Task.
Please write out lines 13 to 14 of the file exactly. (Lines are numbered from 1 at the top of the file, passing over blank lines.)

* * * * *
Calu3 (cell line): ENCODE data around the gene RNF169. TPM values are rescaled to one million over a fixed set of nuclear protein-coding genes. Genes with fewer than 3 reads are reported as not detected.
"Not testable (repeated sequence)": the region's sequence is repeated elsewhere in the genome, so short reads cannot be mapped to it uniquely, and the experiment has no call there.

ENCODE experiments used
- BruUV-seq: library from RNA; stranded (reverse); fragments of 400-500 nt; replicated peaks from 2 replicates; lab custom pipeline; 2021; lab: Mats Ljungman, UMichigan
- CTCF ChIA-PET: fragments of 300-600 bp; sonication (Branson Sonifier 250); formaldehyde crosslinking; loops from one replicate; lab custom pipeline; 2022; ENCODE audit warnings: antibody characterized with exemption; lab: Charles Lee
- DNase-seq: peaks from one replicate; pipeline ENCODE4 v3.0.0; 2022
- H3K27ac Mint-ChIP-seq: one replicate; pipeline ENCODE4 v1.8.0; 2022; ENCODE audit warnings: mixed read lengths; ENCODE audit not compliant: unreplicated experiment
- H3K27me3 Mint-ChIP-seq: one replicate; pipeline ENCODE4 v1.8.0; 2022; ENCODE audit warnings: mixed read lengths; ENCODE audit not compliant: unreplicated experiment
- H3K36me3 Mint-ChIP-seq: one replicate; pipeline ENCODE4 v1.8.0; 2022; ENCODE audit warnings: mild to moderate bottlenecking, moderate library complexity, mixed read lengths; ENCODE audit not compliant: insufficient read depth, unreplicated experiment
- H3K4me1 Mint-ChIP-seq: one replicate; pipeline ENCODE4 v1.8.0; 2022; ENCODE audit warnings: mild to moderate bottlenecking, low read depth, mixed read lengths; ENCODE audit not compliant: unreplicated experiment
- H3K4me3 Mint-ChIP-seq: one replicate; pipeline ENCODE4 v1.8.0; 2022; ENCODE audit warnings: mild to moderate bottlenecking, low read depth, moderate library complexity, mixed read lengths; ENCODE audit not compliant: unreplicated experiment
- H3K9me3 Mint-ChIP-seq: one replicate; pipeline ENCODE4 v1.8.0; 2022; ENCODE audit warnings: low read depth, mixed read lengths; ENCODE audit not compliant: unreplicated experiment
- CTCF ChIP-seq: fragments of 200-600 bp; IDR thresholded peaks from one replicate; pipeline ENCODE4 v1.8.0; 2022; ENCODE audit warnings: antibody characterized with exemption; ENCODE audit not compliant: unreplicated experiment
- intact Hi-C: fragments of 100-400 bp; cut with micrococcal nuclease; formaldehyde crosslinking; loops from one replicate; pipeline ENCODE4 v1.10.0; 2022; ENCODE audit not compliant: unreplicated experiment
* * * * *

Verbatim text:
- CTCF ChIP-seq: fragments of 200-600 bp; IDR thresholded peaks from one replicate; pipeline ENCODE4 v1.8.0; 2022; ENCODE audit warnings: antibody characterized with exemption; ENCODE audit not compliant: unreplicated experiment
- intact Hi-C: fragments of 100-400 bp; cut with micrococcal nuclease; formaldehyde crosslinking; loops from one replicate; pipeline ENCODE4 v1.10.0; 2022; ENCODE audit not compliant: unreplicated experiment